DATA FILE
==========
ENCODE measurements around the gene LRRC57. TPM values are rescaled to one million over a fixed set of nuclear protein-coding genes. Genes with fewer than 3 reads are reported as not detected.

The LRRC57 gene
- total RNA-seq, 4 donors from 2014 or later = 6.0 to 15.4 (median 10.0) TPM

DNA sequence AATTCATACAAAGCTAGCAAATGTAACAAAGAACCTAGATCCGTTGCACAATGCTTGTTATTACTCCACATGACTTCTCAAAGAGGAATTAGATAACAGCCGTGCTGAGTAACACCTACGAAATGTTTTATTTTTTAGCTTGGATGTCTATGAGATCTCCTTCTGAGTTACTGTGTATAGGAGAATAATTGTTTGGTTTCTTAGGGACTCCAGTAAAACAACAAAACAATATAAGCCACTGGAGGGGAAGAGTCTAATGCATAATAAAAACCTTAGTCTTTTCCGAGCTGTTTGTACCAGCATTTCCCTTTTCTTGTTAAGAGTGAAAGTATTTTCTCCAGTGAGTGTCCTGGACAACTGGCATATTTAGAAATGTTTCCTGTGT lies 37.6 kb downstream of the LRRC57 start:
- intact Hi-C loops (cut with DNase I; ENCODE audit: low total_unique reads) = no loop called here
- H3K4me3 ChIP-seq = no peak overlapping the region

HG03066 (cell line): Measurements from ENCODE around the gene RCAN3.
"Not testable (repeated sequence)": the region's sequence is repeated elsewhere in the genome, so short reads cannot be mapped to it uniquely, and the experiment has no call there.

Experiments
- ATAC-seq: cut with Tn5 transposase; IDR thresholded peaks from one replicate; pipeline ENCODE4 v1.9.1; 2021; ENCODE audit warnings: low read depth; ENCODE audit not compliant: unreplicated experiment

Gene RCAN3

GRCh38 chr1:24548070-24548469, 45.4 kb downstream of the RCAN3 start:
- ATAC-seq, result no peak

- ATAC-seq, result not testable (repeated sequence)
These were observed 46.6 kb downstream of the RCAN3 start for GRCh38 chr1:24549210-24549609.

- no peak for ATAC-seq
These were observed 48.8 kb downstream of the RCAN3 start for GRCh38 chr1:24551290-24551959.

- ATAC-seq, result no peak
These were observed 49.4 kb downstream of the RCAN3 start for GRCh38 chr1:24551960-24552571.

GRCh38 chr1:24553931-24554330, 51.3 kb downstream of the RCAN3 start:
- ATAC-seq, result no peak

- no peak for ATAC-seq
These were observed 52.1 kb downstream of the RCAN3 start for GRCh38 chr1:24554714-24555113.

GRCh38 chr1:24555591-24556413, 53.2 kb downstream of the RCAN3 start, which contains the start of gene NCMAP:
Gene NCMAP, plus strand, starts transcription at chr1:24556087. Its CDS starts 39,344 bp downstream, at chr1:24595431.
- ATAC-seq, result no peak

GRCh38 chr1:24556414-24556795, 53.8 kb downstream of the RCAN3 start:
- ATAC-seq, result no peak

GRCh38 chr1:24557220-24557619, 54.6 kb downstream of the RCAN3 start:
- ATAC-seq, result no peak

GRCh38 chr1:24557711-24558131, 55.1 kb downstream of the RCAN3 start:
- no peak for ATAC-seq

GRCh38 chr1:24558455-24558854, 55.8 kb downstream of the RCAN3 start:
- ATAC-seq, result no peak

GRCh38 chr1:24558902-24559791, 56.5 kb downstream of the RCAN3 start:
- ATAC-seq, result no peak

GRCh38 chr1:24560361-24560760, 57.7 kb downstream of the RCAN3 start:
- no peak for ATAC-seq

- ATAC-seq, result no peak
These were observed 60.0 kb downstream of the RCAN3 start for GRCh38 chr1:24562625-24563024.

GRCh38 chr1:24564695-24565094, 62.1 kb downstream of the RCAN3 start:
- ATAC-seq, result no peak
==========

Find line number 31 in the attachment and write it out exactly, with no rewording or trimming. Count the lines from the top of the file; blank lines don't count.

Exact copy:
GRCh38 chr1:24557711-24558131, 55.1 kb downstream of the RCAN3 start: